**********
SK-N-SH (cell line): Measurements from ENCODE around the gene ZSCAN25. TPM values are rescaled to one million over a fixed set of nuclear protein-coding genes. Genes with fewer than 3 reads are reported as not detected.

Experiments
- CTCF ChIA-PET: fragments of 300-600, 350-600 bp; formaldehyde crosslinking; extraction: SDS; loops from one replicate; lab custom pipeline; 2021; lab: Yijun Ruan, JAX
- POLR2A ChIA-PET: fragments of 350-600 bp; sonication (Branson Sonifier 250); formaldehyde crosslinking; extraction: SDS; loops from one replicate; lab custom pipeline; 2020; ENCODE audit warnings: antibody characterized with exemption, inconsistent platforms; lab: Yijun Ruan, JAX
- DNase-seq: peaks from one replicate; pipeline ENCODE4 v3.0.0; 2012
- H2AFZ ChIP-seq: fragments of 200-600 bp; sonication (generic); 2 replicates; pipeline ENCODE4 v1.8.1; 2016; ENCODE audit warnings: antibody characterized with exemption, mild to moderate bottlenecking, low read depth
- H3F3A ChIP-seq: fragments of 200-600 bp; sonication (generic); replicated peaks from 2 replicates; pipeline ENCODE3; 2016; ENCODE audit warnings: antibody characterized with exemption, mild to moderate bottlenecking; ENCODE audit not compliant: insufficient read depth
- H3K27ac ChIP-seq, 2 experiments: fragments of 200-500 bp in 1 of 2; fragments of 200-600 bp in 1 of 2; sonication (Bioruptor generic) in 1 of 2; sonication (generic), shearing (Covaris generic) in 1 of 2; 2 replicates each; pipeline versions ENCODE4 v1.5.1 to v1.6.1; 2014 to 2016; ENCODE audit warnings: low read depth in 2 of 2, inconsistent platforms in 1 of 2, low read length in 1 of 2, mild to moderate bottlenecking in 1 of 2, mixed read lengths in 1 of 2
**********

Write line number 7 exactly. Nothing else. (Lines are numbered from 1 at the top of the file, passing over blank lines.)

- H3F3A ChIP-seq: fragments of 200-600 bp; sonication (generic); replicated peaks from 2 replicates; pipeline ENCODE3; 2016; ENCODE audit warnings: antibody characterized with exemption, mild to moderate bottlenecking; ENCODE audit not compliant: insufficient read depth